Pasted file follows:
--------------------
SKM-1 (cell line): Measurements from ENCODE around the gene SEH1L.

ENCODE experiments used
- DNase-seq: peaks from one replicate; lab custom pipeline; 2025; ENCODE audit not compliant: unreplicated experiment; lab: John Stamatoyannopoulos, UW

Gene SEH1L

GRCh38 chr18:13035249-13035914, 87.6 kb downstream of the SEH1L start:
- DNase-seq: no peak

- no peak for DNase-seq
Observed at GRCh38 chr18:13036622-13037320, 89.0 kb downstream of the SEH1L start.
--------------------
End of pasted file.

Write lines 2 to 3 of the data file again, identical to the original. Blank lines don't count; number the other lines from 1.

ENCODE experiments used
- DNase-seq: peaks from one replicate; lab custom pipeline; 2025; ENCODE audit not compliant: unreplicated experiment; lab: John Stamatoyannopoulos, UW